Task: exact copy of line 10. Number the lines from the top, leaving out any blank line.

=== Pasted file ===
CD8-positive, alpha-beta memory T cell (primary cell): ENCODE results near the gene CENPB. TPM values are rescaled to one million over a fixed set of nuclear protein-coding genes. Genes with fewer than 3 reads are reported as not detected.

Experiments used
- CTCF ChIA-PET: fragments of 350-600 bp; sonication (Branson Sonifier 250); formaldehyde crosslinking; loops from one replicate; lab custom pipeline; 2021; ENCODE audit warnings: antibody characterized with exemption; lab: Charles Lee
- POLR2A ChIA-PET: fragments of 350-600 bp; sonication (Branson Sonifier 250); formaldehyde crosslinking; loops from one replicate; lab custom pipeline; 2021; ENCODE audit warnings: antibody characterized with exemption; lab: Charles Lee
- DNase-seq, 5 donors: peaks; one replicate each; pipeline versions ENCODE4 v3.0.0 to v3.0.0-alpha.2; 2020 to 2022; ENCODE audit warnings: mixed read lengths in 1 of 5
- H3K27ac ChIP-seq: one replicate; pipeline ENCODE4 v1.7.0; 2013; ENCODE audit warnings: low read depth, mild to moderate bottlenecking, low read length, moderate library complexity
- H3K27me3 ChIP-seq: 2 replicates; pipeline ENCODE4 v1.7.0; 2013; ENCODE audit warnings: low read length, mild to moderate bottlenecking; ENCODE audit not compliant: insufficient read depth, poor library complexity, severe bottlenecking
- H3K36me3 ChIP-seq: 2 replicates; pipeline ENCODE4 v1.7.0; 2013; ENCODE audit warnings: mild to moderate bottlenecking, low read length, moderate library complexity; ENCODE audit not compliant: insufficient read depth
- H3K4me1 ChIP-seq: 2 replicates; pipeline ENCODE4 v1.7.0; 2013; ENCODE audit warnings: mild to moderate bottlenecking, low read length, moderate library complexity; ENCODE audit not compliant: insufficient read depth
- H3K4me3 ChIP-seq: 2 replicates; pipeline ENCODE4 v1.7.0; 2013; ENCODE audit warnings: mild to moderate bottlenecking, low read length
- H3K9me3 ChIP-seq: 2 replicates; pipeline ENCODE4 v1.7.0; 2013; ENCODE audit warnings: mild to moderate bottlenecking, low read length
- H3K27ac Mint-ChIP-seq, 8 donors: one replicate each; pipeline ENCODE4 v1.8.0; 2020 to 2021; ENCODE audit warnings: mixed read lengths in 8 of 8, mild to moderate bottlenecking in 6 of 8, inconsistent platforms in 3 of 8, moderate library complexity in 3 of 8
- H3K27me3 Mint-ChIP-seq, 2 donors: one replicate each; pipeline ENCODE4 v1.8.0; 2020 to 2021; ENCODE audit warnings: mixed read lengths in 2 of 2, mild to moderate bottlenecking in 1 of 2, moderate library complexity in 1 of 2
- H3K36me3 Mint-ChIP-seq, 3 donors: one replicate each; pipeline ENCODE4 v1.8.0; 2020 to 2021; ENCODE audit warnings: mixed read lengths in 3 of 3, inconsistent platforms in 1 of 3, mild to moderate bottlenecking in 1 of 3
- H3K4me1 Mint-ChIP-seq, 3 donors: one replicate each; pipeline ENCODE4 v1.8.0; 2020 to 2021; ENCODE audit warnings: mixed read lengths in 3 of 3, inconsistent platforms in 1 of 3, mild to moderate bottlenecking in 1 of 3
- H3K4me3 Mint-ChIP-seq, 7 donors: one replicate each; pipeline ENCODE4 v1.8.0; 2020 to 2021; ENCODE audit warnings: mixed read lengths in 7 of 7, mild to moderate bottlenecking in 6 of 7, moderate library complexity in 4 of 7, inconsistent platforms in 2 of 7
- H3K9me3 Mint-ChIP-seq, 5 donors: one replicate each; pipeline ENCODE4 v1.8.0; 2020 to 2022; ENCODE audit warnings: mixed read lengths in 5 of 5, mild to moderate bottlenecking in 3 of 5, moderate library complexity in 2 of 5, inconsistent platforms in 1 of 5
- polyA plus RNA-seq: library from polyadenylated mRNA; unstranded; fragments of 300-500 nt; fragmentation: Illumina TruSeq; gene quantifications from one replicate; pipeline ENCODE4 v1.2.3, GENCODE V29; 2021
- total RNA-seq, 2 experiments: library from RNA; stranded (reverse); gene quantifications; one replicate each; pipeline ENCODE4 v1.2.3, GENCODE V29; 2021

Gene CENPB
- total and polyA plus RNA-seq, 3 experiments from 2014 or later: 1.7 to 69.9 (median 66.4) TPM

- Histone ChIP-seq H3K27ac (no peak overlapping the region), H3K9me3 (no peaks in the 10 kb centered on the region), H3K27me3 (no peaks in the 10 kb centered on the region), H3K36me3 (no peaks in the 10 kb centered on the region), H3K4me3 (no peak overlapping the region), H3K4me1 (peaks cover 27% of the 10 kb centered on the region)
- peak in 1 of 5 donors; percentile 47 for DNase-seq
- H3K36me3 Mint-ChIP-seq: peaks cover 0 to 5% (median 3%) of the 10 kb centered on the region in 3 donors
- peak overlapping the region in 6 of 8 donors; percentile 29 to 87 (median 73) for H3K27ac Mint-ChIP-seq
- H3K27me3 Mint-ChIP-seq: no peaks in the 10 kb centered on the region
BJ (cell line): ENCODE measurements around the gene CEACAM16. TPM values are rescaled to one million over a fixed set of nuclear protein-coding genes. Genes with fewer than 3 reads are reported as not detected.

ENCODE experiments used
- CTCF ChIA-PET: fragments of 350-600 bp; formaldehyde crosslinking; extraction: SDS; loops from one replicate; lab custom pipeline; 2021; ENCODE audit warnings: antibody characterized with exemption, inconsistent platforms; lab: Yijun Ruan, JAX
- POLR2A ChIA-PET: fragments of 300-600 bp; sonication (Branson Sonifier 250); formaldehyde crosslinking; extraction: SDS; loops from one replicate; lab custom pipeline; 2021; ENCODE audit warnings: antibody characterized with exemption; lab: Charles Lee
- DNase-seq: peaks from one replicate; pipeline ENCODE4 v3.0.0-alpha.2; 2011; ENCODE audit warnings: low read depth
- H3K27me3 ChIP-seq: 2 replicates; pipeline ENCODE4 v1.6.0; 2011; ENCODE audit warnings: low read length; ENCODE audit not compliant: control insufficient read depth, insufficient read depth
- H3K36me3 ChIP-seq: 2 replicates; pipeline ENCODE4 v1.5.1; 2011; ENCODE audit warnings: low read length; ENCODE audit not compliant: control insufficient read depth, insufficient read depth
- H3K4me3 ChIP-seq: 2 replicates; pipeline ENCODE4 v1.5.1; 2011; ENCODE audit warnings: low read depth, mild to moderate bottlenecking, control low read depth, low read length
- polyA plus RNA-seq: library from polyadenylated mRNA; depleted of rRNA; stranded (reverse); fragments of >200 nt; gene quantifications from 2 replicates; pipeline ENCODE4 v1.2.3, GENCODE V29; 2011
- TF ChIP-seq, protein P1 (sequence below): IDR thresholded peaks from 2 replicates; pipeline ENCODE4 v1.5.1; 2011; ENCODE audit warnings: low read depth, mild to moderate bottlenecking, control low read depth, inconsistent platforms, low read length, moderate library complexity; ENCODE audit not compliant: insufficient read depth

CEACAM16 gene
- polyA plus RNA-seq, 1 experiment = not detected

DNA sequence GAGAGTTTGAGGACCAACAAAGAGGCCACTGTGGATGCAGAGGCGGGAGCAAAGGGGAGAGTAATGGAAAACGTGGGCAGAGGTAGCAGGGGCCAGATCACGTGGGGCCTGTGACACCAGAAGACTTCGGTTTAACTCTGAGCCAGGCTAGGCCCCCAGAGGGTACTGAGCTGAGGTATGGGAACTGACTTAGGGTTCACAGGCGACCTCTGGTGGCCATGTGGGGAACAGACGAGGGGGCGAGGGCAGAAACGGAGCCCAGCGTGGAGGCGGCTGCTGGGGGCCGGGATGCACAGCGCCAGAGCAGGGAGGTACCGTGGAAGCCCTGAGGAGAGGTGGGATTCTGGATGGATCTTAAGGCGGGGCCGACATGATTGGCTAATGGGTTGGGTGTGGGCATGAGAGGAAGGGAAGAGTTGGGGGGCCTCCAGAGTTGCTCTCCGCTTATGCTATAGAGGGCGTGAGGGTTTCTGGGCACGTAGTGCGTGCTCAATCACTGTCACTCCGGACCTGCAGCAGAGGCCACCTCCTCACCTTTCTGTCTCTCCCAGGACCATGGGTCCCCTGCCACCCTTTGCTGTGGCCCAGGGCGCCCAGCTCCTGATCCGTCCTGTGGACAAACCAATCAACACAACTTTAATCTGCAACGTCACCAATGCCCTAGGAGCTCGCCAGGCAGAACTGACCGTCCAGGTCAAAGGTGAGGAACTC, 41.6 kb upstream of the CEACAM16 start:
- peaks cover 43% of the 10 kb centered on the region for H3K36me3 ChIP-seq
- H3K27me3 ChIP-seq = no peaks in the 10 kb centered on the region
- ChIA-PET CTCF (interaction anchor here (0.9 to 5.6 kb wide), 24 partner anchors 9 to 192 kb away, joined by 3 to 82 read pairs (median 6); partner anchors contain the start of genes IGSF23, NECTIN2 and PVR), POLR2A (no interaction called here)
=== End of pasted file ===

- H3K4me3 ChIP-seq: 2 replicates; pipeline ENCODE4 v1.7.0; 2013; ENCODE audit warnings: mild to moderate bottlenecking, low read length